“Thank you, very much, Sergeant Kane.” She took his offering and they both stood there for a while. Kane was trying to find the right words to ask her—
“Am I supposed to change in front of you?” she asked, interrupting his thoughts.
“Ah, no. Sorry.” He grabbed his pack and the rope left discarded on the ground by everyone and went to join the men.
“Hey,” he said as the others striped their shirts, socks and boots, some putting on dry jackets and others bare-chested as they laid their clothes out to dry. “Did you guys see anything? In the rain?”
There was a moment of silence until Lancaster said, “Sorry, can’t say as I had the view of her you did, Sarge.”
“That’s not what I meant, Eric!” Kane shouted.
“I think you embarrassed him,” Emmett said. “Does he look a little red to you?”
Kane glared at them.
“Relax, Dallas,” Jones broke in. “They’re just teasing because they don’t want to acknowledge what we saw out there.”
“How could you miss it? There were so many of them,” Kepper added, wringing his shirt out. Everyone as quiet for a long moment.
“What—what were they?” Emmett finally asked.
“The Andimeryani,” Siverine said, walking into the camp with Lan at her side. Kane’s shirt was big on her, her own shirt hanging over her arm. “What you saw were the ghosts of the original inhabitants of the Merabyoyo; the ones who killed themselves off and taught it how to be the Bloodlands.
“The Bloodlands does create its own rain, but every so often clouds from the north bring outside rain. When a bit of heaven touches this place, it reveals the souls that remain and taint it, unable to move on. Their sins are so grievous that they can’t abide moving on—thus the outside rain acts like a holy water and reveals this place’s secrets as it momentarily washed away the taint.”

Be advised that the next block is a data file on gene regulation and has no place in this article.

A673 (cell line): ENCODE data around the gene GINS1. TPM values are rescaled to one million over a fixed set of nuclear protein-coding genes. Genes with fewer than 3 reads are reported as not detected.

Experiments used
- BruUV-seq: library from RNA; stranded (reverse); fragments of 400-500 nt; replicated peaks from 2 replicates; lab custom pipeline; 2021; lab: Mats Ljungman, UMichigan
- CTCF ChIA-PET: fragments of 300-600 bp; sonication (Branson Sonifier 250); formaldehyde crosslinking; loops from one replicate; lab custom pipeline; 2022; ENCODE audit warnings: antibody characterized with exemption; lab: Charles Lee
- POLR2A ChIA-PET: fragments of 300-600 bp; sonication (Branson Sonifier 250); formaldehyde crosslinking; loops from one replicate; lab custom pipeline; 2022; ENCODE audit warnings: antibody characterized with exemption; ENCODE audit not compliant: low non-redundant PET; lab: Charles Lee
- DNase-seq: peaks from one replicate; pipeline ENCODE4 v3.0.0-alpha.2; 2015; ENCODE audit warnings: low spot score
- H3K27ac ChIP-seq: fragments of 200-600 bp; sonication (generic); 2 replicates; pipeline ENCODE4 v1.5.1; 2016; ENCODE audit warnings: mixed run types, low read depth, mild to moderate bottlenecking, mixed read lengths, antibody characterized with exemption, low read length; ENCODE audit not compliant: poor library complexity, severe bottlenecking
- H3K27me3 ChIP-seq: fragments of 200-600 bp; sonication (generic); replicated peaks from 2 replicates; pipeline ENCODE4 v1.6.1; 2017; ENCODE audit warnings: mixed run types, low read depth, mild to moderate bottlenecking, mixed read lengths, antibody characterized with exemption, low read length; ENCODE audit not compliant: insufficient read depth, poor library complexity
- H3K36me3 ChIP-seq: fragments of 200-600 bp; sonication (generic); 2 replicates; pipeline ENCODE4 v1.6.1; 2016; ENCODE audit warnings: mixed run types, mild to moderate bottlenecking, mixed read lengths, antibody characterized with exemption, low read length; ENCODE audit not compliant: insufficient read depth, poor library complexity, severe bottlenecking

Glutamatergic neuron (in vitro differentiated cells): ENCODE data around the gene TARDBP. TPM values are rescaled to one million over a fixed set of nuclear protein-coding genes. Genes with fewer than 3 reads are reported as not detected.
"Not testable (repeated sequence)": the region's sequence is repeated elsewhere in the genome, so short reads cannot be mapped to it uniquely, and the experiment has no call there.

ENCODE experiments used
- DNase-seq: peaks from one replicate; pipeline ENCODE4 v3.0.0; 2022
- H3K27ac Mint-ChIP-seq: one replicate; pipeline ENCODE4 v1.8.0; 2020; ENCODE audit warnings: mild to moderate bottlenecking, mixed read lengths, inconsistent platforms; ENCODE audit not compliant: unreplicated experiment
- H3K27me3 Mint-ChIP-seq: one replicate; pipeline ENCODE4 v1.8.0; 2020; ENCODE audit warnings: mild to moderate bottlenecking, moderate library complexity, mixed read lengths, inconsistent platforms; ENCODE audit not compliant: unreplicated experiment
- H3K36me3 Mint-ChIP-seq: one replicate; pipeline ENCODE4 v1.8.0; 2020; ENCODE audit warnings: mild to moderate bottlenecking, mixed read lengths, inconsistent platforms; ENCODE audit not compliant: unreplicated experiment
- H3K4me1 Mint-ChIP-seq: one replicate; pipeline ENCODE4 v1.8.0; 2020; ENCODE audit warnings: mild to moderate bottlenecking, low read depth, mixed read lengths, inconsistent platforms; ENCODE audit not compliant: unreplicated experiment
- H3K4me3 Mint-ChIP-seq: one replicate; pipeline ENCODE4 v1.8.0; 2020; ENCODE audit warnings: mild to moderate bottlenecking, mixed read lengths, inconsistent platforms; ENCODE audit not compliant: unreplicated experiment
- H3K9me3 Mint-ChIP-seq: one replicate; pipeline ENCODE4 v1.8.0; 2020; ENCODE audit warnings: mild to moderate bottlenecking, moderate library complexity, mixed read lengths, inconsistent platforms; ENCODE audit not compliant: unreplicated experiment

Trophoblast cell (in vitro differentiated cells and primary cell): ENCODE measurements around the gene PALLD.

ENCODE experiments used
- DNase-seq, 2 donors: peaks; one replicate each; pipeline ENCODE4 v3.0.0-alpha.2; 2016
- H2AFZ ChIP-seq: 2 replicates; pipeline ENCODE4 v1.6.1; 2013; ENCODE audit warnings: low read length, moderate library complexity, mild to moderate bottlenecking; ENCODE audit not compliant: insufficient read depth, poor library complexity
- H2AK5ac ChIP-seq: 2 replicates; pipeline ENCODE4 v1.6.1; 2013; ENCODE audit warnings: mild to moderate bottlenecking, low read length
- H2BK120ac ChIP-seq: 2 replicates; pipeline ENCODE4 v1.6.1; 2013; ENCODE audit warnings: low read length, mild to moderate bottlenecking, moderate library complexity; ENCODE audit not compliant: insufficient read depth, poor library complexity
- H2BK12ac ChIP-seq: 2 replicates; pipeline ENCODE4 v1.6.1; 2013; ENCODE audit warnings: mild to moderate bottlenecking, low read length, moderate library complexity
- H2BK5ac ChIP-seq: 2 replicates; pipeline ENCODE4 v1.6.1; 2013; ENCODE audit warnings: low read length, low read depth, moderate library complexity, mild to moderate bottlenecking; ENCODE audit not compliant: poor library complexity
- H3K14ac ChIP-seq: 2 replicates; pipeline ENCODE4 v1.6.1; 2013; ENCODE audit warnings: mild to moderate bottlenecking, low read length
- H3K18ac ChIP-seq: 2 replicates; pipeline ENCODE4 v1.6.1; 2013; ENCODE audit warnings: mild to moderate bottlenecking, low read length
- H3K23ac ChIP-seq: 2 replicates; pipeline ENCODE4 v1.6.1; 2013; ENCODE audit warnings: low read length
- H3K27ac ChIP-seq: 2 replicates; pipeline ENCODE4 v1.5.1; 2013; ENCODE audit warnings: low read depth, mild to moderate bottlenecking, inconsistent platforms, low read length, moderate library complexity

“What happened to the Russian voodoo?” Lancaster asked. “That’s the theory I was rooting for.”
“The radioactive ghosts show their form in pure rain; how’s that?”
“Thank you. I’ll sleep better now.”
“You’ll sleep easier tonight. The ground isn’t the only thing that doesn’t like the rain. All the creatures and abnormalities will stay hidden away until at least noon tomorrow.”
“So does that mean we get to sleep in?” Emmett asked.
“It means we can make good time without worrying about trouble—we’ll get an early start,” Kane said. Every day that went by was another day the last survivor was left unfound. There were some mild grumblings, but everyone took that as a hint to turn in.
“Hey Siverine,” Kane stopped her as her started to walk away from the camp. “I wanted to ask you…” he hesitated, still now sure how to say it.
“Yes, Sergeant Kane?”
“Well, during the rain storm, I…I thought I saw Duke running next to you.” He felt sort of stupid for bringing it up. He knew Duke wasn’t dead—at least he knew Siverine and Lan said he wasn’t—but Duke had never shown himself to be mobile.
Siverine looked at him and was silent long enough to make Kane feel even more self-conscious for asking. “He was,” she finally said. “When rain like that falls, we don’t need his eyes to watch over us. Duke and Lan are the way they are because that’s how they can best protect me. When it rained, Duke didn’t need to, so he ran with us.”
“Then where is he now?”
“Returning to the state that allows him to be the most helpful.” That only confused Kane more, but he’d asked enough stupid questions today. “You should get some rest; like you said, it’s going to be an early start.”
Lancaster looked up as Kane came back alone.
“Huh. And here I thought you’d gone to get your shirt back—figured it wouldn’t have been longer to get her out of it,” Lancaster said, ignoring Kane’s glare.
“Next time we run into flesh eating ants, I’m throwing you in.”
03-16-2007 12:09 AM